The crying marriage custom has existed a long time in many areas of Southwest China’s Sichuan Province and remained in vogue until the end of the Qing Dynasty (1644-1911). Though not so popular as before, the custom is still observed by people in many places, especially Tujia people, who view crying as a necessary marriage procedure.
For generations, Tujia has always attached great importance on crying wedding, it is a must-do thing when brides get married, so as to say goodbye to her family life and express reluctance of leaving her parents. Many girls start to learn to cry when at the age of 11 or 12 in order to avoid poor performance in pre-marital, which, if happened, the bride would be looked down upon by her neighbors as a poorly cultivated girl and she would become the laughingstock of the village. In fact, there were cases in which the bride was beaten by her mother for not crying at the wedding ceremony.
During the Warring States Period (475-221BC), as historical records reveal, the princess of the Zhao State was married to the Yan State to be a queen. Her mother, on the point of her daughter’s departure, cried at her feet and asked her to return home as soon as possible. Later, the story was alluded to as the origin of the "crying marriage" custom.
In west Sichuan Province, the custom is called "Zuo Tang (Sitting in the Hall)". Usually, the bride begins to cry a month before the wedding day. First for every other night, the bride walks inside the hall and weeps for about an hour. Later, in every night, her sisters, aunts and good friends also have to accompany the crying, taking turns to cry and singing a unique "Crying Marriage Song", which often lasts for the whole night. The somewhat exaggerated singing helps to enhance the wedding atmosphere.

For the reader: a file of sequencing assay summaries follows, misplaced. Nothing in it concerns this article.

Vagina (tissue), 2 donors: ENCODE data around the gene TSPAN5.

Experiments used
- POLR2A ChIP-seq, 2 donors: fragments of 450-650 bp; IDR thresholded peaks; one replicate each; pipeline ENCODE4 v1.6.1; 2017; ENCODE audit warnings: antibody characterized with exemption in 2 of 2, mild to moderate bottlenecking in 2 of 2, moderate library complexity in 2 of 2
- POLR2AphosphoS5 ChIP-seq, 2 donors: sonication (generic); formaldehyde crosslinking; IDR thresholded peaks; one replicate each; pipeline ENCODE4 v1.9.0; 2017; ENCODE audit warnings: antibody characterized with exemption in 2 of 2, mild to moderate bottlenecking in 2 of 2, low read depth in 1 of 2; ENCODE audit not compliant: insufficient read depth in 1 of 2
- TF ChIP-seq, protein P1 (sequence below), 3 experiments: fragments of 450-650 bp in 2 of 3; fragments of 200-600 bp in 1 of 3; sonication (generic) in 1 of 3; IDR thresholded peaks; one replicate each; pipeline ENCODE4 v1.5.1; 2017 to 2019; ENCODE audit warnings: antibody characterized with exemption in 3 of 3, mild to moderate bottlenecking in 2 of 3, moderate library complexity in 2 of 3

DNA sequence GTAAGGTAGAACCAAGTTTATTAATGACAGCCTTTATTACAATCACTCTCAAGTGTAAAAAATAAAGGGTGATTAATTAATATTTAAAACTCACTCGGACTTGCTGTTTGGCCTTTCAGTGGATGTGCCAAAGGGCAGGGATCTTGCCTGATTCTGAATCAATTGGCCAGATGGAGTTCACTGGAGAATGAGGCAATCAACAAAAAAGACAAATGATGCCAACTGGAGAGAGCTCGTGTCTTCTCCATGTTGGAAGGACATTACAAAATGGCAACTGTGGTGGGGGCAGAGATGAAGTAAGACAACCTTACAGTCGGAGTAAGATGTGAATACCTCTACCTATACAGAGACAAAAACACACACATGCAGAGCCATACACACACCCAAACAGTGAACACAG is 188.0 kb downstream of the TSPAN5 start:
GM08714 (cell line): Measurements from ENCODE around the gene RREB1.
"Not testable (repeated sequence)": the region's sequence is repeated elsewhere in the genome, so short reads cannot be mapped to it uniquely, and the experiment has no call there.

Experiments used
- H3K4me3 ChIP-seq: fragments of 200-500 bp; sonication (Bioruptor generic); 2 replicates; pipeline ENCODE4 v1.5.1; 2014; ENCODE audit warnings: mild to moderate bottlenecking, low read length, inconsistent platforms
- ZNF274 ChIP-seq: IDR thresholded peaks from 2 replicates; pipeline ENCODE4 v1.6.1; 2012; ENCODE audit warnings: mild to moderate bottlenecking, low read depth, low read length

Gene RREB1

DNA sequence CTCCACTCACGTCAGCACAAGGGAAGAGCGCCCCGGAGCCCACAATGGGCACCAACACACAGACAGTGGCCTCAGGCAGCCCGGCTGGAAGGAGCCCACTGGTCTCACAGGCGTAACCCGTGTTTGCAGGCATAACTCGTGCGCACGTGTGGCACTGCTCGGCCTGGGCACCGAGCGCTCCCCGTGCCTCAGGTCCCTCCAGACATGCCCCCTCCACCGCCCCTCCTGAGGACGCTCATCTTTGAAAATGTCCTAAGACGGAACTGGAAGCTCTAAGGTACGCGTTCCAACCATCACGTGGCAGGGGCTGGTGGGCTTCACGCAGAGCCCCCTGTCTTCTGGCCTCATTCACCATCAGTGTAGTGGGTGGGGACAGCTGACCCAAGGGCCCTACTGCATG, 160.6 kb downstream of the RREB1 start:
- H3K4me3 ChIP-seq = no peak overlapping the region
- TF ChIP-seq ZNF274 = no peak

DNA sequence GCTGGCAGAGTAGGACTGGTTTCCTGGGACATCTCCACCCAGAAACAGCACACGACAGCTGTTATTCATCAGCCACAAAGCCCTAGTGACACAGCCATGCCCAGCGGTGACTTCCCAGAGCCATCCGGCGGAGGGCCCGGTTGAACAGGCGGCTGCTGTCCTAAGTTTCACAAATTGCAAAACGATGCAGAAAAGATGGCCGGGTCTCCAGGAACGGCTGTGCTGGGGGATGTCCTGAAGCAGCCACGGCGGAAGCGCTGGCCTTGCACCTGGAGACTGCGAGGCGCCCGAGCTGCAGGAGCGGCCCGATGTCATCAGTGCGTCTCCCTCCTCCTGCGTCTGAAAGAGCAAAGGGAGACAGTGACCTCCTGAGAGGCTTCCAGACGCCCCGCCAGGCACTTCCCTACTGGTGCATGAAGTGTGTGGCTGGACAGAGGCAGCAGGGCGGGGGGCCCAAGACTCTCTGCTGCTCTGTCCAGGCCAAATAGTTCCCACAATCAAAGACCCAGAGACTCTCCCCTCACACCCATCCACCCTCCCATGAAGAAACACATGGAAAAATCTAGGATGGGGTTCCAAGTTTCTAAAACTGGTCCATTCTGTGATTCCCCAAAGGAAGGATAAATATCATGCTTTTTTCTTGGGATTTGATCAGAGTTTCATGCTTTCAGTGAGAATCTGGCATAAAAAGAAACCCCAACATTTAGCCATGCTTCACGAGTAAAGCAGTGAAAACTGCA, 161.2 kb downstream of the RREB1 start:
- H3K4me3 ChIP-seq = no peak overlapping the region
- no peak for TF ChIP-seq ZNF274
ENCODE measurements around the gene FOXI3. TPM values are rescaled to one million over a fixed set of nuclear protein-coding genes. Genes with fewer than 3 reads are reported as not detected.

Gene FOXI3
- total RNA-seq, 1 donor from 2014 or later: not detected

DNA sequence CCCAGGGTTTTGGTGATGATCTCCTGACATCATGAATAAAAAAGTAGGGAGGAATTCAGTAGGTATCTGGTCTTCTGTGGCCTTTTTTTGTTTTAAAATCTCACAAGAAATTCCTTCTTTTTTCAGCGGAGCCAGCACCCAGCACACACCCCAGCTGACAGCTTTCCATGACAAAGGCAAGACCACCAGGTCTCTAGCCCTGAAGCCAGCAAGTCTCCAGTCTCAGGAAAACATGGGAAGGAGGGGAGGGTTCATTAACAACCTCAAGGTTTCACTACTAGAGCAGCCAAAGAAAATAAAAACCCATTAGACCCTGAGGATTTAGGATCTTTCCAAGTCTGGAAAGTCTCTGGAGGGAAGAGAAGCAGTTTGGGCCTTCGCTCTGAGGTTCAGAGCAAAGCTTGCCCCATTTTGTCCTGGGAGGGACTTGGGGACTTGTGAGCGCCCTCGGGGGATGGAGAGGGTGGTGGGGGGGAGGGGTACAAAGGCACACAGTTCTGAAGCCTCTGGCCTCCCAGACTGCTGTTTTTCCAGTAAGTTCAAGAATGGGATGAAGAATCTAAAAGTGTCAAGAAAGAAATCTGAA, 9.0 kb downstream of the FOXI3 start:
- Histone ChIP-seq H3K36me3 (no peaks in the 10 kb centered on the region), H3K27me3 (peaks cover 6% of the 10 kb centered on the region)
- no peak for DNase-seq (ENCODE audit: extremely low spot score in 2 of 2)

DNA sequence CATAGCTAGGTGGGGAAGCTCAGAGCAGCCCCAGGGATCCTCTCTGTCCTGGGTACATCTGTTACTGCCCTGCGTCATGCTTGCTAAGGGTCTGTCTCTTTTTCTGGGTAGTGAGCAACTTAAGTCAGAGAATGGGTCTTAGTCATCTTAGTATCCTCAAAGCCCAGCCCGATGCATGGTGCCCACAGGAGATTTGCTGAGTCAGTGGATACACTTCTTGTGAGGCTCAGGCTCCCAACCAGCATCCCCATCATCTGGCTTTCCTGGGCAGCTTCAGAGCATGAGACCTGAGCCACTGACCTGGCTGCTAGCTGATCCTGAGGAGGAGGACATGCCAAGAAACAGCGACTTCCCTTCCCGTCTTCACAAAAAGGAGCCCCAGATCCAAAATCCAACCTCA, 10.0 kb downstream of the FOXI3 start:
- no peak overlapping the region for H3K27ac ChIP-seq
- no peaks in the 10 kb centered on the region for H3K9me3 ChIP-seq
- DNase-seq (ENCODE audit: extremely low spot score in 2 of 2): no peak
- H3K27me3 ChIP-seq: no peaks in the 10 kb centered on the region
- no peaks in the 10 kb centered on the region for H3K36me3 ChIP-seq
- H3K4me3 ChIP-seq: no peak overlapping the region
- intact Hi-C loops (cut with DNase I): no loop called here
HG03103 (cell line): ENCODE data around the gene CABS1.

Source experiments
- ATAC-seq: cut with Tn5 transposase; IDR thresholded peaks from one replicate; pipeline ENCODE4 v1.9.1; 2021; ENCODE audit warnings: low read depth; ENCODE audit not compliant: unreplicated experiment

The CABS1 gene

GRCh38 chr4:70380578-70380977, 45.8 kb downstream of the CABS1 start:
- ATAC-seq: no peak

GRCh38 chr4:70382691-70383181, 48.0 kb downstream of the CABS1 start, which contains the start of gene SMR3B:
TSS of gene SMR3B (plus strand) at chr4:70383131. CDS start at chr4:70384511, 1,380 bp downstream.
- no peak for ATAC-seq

Crying at wedding is a way by custom to set off the happiness of the wedding via falsely sorrowful words. However, in the arranged marriages of the old days of China, there were indeed quite a lot of brides who cried over their unsatisfactory marriage and even their miserable life. In the old society, women were bound by the so-called "three obediences and four virtues", thus having no say in their marriage, which was all arranged by the matchmaker and the parents. Therefore, the brides often swore at the matchmaker before stepping inside the sedan, which was also seen as a pent-up of their dissatisfaction with and hatred of the old matrimonial system. In modern society, however, women have no more such restraints of decency and propriety. Many places, even in the countryside, parents would advocate free love rather than relying on the matchmaker or arranging marriage for their sons or daughters. In a word, Crying marriage is remained to a large extent an expression of feelings in regards to family, friendship, love, as well as the hope of the happy life in future.